The one thing that bothered me: Macbeth, Lady Macbeth, and a number of minor characters were all POC. The Malcolms/court were white. The whiteness of the "return to order" at the end bugged me. I doubt they had that in mind when casting or what have you, but....still. Why couldn't one of the other POCS played Malcolm?
I have SO MANY feels about the new Star Trek! More tomorrow!!
I could do with some tea now, to be honest. I feel like I'm on the edge of a cold. (Which bodes ill, as it were, since I'm supposed to go to the clinic for blood work tomorrow. Catch-22: Shall I go and get it over with, and exacerbate the cold, or postpone it til Monday, then likely get another cold from being in the waiting room anyway? *is such a pathetic little canary of a human*)
I'm going to be interviewed for a blogpost and am trying to draft answers to the questions. I'm sure the incipient cold doesn't help, but I'm a little frustrated--if I could have put my research into 1500 words in a meaningful way, I would have done so and moved on! So instead I am dithering and backing up my files because....I need to do that anyway. And it's brainless, so.
I have a new article out at TWC: The margins of print? Fan fiction as book history. I also got cited in another article in the same journal issue, which is exciting!! With my colleague Kate O, we also relaunched the Women in Book History Bibliography last week with a new searchable interface, and I've been doing a lot of data entry from our backlog with it, adding some 250 citations in the past week so that we're at over 900 now! This is extra exciting since when we started we had just over 100, so yay blooming and growing!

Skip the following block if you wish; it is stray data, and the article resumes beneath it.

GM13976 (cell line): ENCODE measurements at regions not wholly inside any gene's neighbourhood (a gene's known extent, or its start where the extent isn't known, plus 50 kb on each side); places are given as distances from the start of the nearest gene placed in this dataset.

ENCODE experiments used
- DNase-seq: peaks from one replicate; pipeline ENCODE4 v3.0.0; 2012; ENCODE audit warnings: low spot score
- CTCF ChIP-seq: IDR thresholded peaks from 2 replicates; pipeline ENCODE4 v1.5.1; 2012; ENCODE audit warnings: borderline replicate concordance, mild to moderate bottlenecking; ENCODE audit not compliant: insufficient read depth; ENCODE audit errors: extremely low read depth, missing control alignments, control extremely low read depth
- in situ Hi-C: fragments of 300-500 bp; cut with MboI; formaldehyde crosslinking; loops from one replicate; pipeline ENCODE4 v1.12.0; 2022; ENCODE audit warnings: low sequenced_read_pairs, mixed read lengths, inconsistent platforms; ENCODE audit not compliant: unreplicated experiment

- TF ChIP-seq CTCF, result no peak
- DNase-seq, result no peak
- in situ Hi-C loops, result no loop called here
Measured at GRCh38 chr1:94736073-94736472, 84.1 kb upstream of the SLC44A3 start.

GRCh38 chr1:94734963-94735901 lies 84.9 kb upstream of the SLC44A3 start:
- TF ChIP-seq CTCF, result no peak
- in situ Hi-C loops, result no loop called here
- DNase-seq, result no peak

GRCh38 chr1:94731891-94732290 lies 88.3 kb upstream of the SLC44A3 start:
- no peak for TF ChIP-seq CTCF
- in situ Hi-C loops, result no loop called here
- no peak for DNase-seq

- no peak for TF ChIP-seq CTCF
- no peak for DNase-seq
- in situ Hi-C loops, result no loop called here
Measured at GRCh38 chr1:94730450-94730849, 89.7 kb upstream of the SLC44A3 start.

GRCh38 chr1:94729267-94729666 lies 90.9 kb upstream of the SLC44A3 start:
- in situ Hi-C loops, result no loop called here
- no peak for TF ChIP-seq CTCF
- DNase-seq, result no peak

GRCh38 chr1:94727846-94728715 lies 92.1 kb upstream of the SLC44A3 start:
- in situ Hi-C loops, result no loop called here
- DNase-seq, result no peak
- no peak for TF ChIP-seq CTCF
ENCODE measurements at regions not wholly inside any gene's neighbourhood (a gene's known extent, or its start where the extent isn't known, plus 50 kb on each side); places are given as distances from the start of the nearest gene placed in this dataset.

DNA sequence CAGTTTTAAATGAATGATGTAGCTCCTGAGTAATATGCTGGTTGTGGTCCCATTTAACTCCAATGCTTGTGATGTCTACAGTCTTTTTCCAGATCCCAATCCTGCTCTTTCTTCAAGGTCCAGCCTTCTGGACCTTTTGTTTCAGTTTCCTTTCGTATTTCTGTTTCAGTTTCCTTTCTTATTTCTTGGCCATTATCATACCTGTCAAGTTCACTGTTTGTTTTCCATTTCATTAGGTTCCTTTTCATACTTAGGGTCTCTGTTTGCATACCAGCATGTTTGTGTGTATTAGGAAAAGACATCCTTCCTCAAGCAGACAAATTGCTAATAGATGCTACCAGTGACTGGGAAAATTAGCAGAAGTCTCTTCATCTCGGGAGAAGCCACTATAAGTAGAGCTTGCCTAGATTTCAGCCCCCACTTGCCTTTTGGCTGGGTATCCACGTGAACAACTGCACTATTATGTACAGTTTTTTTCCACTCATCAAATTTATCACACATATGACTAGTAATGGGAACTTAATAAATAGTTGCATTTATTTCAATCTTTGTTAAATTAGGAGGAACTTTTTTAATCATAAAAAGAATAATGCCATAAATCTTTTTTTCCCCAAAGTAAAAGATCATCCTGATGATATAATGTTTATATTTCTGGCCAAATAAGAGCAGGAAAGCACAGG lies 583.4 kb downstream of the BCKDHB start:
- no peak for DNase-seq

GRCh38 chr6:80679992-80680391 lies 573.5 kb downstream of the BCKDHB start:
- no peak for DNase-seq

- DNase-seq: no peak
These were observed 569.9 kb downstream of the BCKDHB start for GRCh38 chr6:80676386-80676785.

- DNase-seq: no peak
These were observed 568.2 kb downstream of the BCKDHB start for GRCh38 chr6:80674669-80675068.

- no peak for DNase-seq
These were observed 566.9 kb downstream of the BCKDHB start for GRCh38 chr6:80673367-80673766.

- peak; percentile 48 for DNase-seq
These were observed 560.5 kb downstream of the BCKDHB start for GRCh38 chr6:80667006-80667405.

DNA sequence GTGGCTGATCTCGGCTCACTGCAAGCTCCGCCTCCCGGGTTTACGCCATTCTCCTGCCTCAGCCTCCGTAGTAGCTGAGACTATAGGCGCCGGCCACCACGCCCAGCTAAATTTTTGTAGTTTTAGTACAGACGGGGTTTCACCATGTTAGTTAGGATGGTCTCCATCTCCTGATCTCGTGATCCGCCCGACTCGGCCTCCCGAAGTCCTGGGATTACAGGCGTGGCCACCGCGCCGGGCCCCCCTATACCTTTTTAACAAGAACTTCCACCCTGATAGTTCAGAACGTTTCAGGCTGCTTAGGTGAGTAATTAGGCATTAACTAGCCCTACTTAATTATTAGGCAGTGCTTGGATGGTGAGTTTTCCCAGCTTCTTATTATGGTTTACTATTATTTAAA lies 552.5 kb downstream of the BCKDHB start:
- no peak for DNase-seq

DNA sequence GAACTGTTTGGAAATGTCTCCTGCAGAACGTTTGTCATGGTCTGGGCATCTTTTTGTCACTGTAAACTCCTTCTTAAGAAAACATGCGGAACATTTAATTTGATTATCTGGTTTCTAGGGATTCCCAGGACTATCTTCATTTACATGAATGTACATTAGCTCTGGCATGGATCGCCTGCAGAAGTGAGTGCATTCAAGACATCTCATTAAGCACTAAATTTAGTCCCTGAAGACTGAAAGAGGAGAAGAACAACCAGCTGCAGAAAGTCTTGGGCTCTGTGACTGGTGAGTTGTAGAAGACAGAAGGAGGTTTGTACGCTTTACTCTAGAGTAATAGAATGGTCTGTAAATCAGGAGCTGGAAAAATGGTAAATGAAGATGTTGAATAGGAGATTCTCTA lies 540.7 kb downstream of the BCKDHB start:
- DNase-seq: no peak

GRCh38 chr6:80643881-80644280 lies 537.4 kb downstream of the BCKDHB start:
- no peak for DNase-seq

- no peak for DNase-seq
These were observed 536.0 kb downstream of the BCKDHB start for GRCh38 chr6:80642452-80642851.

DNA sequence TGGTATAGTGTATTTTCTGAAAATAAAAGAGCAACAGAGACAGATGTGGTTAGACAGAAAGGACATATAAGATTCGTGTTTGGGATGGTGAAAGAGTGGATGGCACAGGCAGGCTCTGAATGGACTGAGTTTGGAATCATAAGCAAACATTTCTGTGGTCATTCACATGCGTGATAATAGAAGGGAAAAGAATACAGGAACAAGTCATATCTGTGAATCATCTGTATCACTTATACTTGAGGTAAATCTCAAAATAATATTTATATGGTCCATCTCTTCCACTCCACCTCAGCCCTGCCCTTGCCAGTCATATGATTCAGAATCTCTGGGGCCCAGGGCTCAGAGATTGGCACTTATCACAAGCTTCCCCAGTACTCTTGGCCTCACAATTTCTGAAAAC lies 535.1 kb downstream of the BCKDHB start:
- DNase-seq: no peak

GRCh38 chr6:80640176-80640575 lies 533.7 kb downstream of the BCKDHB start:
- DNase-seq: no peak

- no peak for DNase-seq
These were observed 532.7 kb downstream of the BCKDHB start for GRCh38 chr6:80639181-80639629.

I've really appreciated the messages of support I've gotten from you guys about working my way through depression--it really helps knowing that others share the feeling, and so on. <3
Probably more of a thought experiment, but...I'm wondering what an Outlanderey Kirk/McCoy AU would look like. Bones time-travels 200 years to the past where he meets Jim Kirk--who is definitely not Scottish or kilted--who he falls in love with (and okay if he abandons Jocelyn, but what about Joanna?!) and has to marry For Reasons, and they try to stop....something (WW3?). Doctoring, profanity, and sex ensue.
I've pretty consistently overslept almost every day for the past month. I have managed to get some decent chunks of writing done, which gives me hope because I had set several deadlines for myself and I'd like to *keep* them, but. To quote Bilbo Baggins (the Hobbit and not my dog), I feel like too little butter spread over too much bread. Or more originally, like an overblown balloon that needs to be drained a little, or it will hit something and POP! rather violently. But I'm not really sure what to do about that, except take it day by day, which I have to...anyway.